Microsoft confirms stealth WU update mucks up XP restore

An extra file that is part of the silent change to Windows Update is to blame

Microsoft confirmed late last week that Windows XP users who repair the operating system cannot update their PCs with the latest patches because of a file included with the stealth update pushed out to machines this summer.

"When an XP repair CD is used, it replaces all system files (including Windows Update) on your machine with older versions of those files and restores the registry," said Nate Clinton, program manager for Windows Update (WU), in a post to the Microsoft company blog dedicated to the update service. "However, the latest version of Windows Update includes 'wups2.dll' that was not originally present in Windows XP. Therefore, after the repair install of the OS, wups2.dll remains on the system, but its registry entries are missing. This mismatch causes updates to fail installation."

The Windows Secrets newsletter reported the patch installation failures after tests on Windows XP machines that had been restored by an in-place reinstall. The root of the problem, said the publication, is that seven DLLs from the latest revision to WU -- not just one -- failed to register themselves with XP. Microsoft could not provide an explanation for the discrepancy between the claims.

The file cited by Clinton, wups2.dll, is one of the seven fingered by Windows Secrets and part of the so-called stealth update that Microsoft sent to most noncorporate Windows XP and Vista users beginning in July and running through this month. The update was delivered and installed without prior notification, even when the PC's owner had told the operating system not to download or install updates without notification and permission.

Computerworld confirmed through testing that the WU update silent update -- tagged as 7.0.600.381 -- blocks 80 patches and hot fixes from installing on a just-repaired system restored with a retail version of Windows XP SP2. After executing a batch file recommended by Windows Secrets, the batch file registered each of the seven suspect DLLs. The updates could be installed, however.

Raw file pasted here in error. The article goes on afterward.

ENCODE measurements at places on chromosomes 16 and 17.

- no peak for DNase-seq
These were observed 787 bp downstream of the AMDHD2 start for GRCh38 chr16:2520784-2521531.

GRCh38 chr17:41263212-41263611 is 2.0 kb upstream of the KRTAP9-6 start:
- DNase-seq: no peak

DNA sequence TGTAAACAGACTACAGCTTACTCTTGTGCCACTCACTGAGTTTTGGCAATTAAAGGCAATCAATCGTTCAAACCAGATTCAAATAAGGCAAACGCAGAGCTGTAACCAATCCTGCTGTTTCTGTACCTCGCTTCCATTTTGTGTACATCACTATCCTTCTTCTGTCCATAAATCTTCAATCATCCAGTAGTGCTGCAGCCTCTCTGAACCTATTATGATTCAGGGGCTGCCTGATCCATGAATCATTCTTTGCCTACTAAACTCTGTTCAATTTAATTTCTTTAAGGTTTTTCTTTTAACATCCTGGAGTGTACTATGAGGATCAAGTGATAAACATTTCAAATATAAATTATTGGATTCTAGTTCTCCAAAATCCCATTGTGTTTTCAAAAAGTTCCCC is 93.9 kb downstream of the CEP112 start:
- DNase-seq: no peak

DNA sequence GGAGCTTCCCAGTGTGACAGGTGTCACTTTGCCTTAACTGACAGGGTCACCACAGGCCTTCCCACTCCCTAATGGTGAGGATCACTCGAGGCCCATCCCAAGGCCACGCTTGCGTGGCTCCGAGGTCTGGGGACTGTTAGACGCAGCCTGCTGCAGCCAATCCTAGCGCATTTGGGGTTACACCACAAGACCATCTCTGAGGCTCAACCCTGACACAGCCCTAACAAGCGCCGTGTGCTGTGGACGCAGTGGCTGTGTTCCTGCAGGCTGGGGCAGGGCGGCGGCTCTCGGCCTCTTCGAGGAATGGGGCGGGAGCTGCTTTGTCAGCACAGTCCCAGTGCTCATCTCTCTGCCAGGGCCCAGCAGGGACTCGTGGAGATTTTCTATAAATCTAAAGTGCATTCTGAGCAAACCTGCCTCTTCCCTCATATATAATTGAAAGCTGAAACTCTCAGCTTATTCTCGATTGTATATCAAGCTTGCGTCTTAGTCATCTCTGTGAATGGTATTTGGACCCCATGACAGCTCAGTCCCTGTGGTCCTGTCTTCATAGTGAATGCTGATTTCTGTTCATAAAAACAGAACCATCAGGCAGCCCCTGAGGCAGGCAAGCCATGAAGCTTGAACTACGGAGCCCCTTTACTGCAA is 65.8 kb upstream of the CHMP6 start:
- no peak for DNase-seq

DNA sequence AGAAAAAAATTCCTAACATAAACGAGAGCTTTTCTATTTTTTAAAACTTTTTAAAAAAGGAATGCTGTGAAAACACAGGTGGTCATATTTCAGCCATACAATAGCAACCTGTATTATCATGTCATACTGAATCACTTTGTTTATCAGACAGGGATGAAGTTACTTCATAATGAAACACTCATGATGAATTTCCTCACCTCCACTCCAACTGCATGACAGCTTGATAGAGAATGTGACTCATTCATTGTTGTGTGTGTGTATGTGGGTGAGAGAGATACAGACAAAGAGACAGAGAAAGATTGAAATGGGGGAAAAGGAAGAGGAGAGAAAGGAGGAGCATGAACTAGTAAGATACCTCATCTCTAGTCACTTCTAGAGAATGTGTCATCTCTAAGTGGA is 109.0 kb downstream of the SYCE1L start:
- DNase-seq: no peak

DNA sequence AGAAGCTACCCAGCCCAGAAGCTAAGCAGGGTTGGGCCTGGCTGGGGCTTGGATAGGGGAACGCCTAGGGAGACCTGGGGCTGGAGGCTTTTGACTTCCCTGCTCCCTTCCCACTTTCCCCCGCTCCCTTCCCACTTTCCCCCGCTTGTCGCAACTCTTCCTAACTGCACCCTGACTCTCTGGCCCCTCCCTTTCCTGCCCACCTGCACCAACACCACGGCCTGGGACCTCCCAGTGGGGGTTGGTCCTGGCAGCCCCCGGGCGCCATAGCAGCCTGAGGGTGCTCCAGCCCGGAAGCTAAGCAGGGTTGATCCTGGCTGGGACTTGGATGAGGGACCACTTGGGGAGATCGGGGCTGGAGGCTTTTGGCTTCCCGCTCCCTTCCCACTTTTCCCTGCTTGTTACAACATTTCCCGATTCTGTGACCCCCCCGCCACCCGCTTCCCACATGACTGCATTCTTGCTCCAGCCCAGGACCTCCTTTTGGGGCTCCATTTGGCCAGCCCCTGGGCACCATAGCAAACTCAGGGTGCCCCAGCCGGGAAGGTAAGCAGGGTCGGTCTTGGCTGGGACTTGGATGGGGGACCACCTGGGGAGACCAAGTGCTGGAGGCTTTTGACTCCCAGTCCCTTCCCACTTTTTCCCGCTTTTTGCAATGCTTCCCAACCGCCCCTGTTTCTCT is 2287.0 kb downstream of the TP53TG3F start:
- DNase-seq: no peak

Clinton said the problem would be fixed by registering only the wups2.dll file. He also listed the steps users should take, and promised that a document providing more detail would be posted to Microsoft's support database.

Although Scott Dunn of Windows Secrets said the post-repair update bug is proof of the danger that stealth updates pose, Andrew Storms, director of security operations at nCircle Network Security, said that the practice also hits Microsoft in the wallet.

"Imagine the amount of work for Microsoft's support teams on this," he said. "It would have probably taken a couple of hours on the phone to help a customer," he added, because even the support representative would not have had any idea that the WU update was the cause. "This isn't just a PR problem for Microsoft, but also a support problem.

"Silent updates are not going to help with Microsoft or end users," Storms said.

Companies may rely on re-imaging a damaged PC rather than restore it with an in-place reinstall, he said, but plenty of small and midsize companies depend on the repair option. They, too, would be stymied by the inability to patch repaired PCs, since the same WU client software is used by Windows Server Update Services (WSUS), the update mechanism most businesses use to deliver update to their end-user machines.

"Everyone gets the same updates [to WU]," said Storms, "so the same problem will persist for both WSUS and people getting updates direct from Microsoft."

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Gregg Keizer

Computerworld
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